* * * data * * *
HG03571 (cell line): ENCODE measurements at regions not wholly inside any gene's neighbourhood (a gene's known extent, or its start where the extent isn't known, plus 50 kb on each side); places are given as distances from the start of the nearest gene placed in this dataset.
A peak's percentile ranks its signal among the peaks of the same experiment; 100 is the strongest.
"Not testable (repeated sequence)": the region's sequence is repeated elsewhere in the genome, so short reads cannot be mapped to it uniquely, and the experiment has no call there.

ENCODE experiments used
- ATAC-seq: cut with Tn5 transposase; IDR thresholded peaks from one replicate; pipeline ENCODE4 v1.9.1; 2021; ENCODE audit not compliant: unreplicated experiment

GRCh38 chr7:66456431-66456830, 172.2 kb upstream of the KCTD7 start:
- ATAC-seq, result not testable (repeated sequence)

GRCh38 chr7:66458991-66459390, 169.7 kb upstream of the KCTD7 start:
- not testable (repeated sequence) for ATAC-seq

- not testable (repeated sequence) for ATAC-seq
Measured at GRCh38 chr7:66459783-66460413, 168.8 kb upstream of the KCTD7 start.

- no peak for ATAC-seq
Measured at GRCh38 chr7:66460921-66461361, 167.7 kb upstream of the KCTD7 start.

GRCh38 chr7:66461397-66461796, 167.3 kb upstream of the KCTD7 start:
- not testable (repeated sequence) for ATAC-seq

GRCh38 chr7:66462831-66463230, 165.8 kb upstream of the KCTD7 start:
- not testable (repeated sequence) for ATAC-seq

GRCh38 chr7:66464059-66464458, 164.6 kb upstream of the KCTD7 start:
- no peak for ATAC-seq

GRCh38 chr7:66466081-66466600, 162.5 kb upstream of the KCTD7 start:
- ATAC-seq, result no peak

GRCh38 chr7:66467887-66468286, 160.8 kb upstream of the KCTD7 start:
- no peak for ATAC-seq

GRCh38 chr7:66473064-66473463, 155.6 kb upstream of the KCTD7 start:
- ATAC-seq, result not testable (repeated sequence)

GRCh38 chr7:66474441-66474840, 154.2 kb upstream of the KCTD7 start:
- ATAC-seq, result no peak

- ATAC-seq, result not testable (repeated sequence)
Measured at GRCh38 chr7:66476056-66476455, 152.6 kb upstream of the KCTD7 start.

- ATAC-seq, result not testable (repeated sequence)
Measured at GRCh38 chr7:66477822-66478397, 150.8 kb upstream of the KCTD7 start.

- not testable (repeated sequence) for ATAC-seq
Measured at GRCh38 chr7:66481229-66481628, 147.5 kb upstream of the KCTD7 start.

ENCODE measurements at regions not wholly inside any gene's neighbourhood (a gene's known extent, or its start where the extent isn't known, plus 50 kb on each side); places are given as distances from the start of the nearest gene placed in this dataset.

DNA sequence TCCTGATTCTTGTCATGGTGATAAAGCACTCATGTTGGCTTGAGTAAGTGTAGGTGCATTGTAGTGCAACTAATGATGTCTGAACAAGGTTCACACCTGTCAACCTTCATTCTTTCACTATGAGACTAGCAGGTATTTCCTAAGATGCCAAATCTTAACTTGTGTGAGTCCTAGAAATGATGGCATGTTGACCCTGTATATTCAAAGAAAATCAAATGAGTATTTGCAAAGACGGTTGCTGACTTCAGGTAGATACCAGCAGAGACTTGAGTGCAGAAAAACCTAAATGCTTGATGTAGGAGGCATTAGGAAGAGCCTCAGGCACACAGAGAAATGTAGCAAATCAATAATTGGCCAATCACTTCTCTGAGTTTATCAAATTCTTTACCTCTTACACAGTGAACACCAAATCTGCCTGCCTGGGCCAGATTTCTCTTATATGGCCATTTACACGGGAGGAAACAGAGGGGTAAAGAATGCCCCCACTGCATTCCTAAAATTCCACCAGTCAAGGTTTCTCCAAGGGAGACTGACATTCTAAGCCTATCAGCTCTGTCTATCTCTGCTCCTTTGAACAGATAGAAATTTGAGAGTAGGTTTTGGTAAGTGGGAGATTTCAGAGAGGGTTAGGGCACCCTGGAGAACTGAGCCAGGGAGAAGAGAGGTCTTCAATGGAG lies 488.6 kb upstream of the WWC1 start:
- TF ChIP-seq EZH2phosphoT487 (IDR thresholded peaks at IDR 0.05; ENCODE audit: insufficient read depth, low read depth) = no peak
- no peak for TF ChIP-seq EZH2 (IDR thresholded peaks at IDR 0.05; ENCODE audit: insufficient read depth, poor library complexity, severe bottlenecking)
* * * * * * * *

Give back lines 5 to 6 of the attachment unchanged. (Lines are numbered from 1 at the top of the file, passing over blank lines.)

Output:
- ATAC-seq: cut with Tn5 transposase; IDR thresholded peaks from one replicate; pipeline ENCODE4 v1.9.1; 2021; ENCODE audit not compliant: unreplicated experiment

GRCh38 chr7:66456431-66456830, 172.2 kb upstream of the KCTD7 start: